size of N=1940, and a standard error of  = .049. Therefore,

       Standard Error formula=  = / N = 2.14 /1940 = 2.14/44.045 = .049

       = 2.90
       = 0.049
       95% standard deviation = 1.96
       99% standard deviation = 2.58

       95 percent confidence interval =  ± 1.96
              = 2.90 ± 1.96 (.049)
              = 2.90 ± .096
              = 2.80 to 3.00

       Thus the 95 percent confidence interval is between 2.80 and 3.00. The chances are 95 out
       of 100 that population mean () lies within this range.

       99 percent confidence interval =  ± 2.58
              = 2.90 ± 2.58 (.049)
              = 2.90 ± .126
              = 2.77 to 3.03

       Thus the 99 percent confidence interval is between 2.77 and 3.03. The chances are 99 out
       of 100 that population mean () lies within this range.

Statistically significance and significant levels

       Statistically significance is to test the probability that a null hypothesis being true is very
       small (p< .05). Therefore, we reject the null hypothesis and conclude that there is a
       relationship between the variables under study. And the relationship is existent in the
       population from which the sample was drawn.

       Statistically significance implies that the relationship found in the sample is likely to
       occur in the population from which the sample was drawn.

       Three significant levels:

      P< .05          the probability that a null hypothesis being true is small (p< .05).

                      It implies that the probability that the research hypothesis being true is big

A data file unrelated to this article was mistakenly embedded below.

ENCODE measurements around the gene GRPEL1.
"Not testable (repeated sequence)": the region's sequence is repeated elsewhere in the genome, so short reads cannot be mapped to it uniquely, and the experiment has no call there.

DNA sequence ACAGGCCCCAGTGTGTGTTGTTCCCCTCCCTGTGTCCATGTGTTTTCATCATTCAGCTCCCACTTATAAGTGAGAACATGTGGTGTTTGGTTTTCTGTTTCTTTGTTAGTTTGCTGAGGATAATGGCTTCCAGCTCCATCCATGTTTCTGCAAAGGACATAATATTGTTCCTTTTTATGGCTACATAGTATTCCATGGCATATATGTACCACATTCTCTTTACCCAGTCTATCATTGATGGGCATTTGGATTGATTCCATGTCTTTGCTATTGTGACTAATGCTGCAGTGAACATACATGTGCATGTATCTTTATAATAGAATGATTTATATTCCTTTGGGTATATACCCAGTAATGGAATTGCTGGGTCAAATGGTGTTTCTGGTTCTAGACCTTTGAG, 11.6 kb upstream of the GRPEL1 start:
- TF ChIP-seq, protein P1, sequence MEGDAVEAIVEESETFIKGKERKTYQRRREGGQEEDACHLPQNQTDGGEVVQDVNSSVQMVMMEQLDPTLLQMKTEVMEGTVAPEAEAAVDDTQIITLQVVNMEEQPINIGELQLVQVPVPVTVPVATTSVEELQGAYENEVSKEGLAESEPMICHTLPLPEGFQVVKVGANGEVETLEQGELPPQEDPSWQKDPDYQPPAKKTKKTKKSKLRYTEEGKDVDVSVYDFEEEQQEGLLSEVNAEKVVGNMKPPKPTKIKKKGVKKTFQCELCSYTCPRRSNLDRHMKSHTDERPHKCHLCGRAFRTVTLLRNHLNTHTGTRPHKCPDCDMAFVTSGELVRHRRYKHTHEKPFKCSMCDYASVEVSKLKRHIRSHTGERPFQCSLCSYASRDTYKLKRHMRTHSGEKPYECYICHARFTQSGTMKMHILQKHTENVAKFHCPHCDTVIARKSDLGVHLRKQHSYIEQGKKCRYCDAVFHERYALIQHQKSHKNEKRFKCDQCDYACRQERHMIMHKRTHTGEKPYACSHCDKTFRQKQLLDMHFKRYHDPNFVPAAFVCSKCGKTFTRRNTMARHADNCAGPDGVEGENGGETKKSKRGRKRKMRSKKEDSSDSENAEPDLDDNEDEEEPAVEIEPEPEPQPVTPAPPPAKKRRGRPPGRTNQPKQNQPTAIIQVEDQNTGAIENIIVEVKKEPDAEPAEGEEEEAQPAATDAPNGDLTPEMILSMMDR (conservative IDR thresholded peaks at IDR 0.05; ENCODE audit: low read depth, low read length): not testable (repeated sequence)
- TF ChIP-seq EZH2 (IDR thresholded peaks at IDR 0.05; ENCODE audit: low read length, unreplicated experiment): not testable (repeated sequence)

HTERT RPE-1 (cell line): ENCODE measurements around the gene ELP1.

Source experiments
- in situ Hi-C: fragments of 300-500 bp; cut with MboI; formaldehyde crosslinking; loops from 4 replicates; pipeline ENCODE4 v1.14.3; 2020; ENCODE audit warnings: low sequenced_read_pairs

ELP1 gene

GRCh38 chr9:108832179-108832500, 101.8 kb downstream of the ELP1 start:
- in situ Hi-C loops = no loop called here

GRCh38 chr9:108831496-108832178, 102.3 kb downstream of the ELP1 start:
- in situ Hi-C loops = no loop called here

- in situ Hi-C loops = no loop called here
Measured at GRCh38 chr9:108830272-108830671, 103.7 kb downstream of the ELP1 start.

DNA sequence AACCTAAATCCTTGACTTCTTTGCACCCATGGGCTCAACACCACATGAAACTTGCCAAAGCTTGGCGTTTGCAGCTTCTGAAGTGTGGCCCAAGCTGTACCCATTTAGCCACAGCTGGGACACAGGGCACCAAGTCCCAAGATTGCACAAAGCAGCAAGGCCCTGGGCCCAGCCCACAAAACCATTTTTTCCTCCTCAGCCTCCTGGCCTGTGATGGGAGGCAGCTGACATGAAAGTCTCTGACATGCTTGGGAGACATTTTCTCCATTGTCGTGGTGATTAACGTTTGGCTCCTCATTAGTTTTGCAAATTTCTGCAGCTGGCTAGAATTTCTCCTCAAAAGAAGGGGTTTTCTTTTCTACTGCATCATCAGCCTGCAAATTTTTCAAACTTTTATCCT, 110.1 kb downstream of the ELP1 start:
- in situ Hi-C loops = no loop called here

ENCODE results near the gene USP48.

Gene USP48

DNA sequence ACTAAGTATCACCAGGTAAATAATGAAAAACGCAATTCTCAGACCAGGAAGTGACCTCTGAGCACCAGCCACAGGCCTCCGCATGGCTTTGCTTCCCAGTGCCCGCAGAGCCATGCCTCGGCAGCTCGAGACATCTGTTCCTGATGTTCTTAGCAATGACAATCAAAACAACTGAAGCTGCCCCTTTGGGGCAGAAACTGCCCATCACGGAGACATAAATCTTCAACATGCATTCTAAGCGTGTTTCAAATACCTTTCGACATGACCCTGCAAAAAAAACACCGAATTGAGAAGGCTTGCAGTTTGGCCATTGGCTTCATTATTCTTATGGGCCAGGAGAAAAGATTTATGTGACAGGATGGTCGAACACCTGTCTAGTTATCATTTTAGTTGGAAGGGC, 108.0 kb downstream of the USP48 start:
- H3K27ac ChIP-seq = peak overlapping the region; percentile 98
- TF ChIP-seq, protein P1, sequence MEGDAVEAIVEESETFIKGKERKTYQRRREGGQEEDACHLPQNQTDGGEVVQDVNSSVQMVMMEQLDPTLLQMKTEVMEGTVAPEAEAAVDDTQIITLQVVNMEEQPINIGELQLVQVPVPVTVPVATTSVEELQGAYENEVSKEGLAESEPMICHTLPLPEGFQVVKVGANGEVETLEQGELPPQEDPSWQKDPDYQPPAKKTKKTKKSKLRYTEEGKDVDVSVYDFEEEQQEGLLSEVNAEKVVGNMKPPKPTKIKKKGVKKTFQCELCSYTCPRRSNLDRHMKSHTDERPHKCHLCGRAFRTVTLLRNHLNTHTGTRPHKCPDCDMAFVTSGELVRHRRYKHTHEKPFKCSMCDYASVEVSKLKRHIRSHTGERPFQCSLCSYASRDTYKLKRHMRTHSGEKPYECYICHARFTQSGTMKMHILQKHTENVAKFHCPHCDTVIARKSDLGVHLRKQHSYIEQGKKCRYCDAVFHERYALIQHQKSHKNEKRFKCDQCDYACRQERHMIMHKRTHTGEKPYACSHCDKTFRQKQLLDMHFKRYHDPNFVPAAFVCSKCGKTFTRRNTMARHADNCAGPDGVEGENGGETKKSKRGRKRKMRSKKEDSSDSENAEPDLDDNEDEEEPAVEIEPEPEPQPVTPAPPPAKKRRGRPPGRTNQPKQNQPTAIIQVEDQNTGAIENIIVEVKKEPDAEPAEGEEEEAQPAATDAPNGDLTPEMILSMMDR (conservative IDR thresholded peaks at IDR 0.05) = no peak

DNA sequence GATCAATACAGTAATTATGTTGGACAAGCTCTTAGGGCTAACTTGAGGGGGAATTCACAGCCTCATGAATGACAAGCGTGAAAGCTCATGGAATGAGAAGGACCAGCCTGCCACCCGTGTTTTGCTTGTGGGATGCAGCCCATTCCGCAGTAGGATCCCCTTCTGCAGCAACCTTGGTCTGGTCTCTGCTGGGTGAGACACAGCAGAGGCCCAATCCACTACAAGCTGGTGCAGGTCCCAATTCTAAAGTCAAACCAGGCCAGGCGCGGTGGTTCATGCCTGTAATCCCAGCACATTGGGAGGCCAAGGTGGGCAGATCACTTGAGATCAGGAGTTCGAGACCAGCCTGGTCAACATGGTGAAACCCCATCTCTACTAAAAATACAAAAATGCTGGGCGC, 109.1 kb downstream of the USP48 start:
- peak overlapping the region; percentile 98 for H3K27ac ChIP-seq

(p  .95).

      p< .01          the probability that a null hypothesis being true is small (p< .01).

      p<.001          the probability that a null hypothesis being true is small (p< .001).

Samples versus census

      A CENSUS                                       SAMPLE

      Yield parameters                       Yield statistics
      Full coverage                          Selective coverage
      Time consuming                         Time economic
      More expensive                         Less costly
      More person involved                   Limited personnel
             Long period collection                  Short period result
      Wider scope                            Specific scope
      More governmental                      More individual objective
      More comprehensive information         Partial and particular information
      More standardized methodology          More diversity methodology

Random Samples

      Every member of the population to be sampled has an equal chance of being included.
      That is, everyone has a known probability of being included.

Simple Random Sampling

      Based on the principle that all members of the population have an equal chance of being

      1        like a lottery technique-all names included in the population-units drawn one by
      2        published books of tables of random numbers
      3        using computer to generate lists of random numbers

Systematic Random Sampling

Selecting the first number randomly and then taking the Nth case until the end of
the list is reached. The steps are:

1       having a list of the entire population